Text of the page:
Since its debut in 2005, Amazon’s two-day shipping service has forced competitors to spend billions updating their infrastructures to keep up. It also trained a generation of consumers to treat any shipment that takes longer than a few days as an interminable wait.
Fashion is no different. Faster shipping times have increasingly become the norm, pushed by fast fashion companies like Asos, even as supply chain disruptions have caused massive delays. Now, several fashion brands are taking the race toward faster shipping to its logical endpoint: same-day delivery.
In the last four months, Skims, Todd Snyder, Untuckit and Abercrombie & Fitch have launched same-day delivery services, mostly in partnership with third parties like Shippit and Uber. And that number will likely continue to grow. According to a survey from retail fulfillment company Bringg of 500 retailers from the U.S., the U.K., Canada, Germany, France and Italy, 99% of respondents said they will have same-day delivery by 2025.
Barely more than a third of companies surveyed by Bringg, however, said they have the technology to do same-day delivery themselves, with the rest citing the lack of technological or financial resources necessary. Companies like Amazon and Walmart have the resources needed to set up expensive same-day delivery infrastructure internally, and with more DTC brands trying to tap into the market, third-party fulfillment services will be even more important.
Skims, for example, is working with Uber and a company called RandemRetail for its two-hour delivery service. For now, the service is limited to only a 10-mile radius in the Los Angeles area and a 500-SKU subsection of the brand’s product catalog. Skims co-founder Jens Grede said that micro-warehousing, using small storage units of inventory around the city and having Uber drivers pick the packages up from there, was the only way to get something like this off the ground.
“Two-hour delivery will allow us to bridge the convenience of e-commerce with the instant gratification of in-person retail,” Grede said.
Other brands have similarly started same-day services in a limited capacity. Todd Snyder, which began offering same-day shipping in January, keeps it limited to New York City.
Nick Blanchet, CTO and co-founder of Ohi, which provides same-day delivery to DTC brands like Untuckit, said that same-day delivery capabilities have radically evolved in the last few years.
“It’s quickly becoming a necessity,” Blanchet said. “Even smaller brands are expected to have a premium post-purchase experience, whether that’s same-day delivery or elevated packaging.”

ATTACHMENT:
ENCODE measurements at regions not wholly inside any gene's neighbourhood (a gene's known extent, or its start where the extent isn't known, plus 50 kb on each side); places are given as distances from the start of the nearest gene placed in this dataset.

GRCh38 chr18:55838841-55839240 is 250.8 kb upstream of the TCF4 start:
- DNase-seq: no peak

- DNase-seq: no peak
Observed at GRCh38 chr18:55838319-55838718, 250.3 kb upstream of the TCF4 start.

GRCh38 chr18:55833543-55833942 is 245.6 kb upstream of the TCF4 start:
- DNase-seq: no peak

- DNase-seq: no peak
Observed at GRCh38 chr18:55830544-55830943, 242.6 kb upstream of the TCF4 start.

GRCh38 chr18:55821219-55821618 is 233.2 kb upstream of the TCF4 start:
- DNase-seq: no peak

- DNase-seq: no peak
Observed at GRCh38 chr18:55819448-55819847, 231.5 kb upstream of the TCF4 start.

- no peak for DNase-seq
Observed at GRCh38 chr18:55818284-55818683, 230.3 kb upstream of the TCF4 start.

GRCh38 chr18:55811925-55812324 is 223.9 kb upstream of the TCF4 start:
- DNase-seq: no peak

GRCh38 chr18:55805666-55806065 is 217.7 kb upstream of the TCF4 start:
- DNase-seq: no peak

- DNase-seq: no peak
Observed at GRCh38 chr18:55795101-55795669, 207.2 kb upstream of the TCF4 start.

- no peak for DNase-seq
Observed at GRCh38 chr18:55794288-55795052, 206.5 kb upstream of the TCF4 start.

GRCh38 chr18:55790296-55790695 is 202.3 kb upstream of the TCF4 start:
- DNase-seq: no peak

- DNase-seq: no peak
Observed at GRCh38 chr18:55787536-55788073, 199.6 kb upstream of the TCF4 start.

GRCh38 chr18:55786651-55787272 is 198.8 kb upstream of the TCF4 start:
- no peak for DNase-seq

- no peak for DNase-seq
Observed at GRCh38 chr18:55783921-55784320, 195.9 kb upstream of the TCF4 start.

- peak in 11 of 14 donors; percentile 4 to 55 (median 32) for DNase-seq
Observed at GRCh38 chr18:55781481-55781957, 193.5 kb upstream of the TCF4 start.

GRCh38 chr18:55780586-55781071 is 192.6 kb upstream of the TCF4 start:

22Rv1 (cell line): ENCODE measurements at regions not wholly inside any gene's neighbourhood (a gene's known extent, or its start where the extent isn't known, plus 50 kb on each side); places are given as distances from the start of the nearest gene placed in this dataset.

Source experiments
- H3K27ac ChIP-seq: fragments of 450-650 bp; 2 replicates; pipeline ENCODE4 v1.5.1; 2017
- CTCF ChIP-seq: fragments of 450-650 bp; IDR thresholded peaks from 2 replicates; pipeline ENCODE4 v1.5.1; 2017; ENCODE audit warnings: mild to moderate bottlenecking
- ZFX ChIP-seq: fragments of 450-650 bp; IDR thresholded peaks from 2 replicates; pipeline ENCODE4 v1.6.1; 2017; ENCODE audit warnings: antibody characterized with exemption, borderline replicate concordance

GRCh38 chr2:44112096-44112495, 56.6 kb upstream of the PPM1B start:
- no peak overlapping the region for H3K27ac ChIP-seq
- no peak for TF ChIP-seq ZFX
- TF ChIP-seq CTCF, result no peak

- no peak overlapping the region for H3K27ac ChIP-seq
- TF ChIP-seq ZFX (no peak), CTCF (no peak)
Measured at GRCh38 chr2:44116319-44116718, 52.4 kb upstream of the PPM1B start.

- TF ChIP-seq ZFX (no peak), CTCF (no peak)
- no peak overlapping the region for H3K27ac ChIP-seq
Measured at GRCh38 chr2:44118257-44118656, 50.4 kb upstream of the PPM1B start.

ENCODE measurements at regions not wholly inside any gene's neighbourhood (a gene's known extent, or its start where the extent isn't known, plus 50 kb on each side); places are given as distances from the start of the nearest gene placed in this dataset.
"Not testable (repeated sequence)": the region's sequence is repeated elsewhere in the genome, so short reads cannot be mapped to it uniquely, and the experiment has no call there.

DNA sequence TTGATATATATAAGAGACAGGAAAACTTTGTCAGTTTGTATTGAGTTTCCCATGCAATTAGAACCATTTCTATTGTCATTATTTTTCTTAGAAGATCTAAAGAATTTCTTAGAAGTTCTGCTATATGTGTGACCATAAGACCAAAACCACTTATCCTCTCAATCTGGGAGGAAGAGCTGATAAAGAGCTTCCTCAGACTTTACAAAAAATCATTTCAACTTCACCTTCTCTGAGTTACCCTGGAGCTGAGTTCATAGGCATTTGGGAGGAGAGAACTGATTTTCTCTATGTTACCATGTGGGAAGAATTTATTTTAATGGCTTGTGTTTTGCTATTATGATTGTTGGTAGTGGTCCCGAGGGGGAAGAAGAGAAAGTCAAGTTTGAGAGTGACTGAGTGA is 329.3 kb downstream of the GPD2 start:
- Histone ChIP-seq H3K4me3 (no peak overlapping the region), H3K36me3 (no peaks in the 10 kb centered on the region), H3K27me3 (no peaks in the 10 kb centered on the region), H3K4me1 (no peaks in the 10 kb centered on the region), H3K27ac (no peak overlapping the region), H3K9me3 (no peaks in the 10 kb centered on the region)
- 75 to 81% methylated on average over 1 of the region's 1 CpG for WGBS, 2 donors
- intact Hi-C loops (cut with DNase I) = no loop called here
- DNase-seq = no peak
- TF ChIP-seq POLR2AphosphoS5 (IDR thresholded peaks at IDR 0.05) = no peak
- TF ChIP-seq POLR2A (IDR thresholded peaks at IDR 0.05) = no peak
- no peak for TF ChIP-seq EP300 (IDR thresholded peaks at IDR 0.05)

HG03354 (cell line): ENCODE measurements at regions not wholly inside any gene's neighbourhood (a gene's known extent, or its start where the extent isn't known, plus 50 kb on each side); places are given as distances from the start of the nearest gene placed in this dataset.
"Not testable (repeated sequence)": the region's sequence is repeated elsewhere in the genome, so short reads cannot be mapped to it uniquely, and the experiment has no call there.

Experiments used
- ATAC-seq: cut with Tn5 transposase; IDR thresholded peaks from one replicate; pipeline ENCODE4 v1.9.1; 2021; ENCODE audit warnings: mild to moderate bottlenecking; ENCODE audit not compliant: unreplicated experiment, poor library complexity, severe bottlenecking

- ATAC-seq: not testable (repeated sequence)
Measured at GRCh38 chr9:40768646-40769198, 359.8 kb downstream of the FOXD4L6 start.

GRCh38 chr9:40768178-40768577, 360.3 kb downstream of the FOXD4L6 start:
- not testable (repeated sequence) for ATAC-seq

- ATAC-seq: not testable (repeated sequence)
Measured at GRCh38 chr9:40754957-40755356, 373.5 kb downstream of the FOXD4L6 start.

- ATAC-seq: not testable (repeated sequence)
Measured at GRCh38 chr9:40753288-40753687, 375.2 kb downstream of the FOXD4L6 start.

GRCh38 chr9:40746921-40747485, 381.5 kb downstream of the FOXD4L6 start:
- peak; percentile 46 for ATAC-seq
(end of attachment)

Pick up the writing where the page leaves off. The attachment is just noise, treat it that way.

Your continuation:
According to Blanchet, the ecosystem of services for DTC brands through places like Shopify has evolved in recent years. Brands that use Shopify, which has grown to include tens of thousands of partners like Ohi and RandemRetail, have easy access to the technology and services that make same-day delivery possible. Additionally, the rise of gig economy jobs including driving for Uber and delivering for DoorDash has helped solve last-minute problems for same-day delivery. Ten years ago, a same-day delivery would have cost $40-$50 in shipping. Now, thanks to the infrastructure of companies like Uber, costs have come down to around $10, much more manageable for smaller brands.
“The retail industry is reinventing itself and adjusting its fulfillment operations to the current market eruptions which are paving the way for cost-effective fast fulfillment,” said Guy Bloch, CEO of Bringg, which works with companies such as Walmart and Uber on fulfilling same-day orders.
Blanchet said there is still a minimum size DTC brands need to be to make same-day work. If you’re selling a few hundred products a month, it probably doesn’t make sense to invest in the amount of inventory required for same-day shipping. Blanchet said a minimum of around 3,000 orders a month — but ideally, 5,000 – -is needed for same-day to become viable. Brands should have at least 1,000 pieces of inventory for each micro-fulfillment center wherever they’re offering same-day, he said, which precludes the smallest brands until they grow their audience and inventory.
If brands can meet those minimum requirements, Blanchet said same-day shipping can cost less than typical shipping through UPS or FedEx. But it also leads to the biggest challenge with same-day shipping right now: meeting those inventory minimums in the first place.
A DTC brand like Skims, which made $275 million last year, can easily meet those minimums. But with ongoing supply chain disruptions around the world, smaller brands can find their inventory stretched thin between allocating enough to same-day shipping, supplying any brick-and-mortar stores they own with products and filling wholesale orders, if they have any.
“Things like port congestion in L.A. mostly affects brands’ ability to get inventory and has less impact on the last mile, which is where most of the same-day shipping infrastructure is focused,” Blanchet said. “But the rise in gas prices is having an impact on same-day because it’s reliant on drivers.”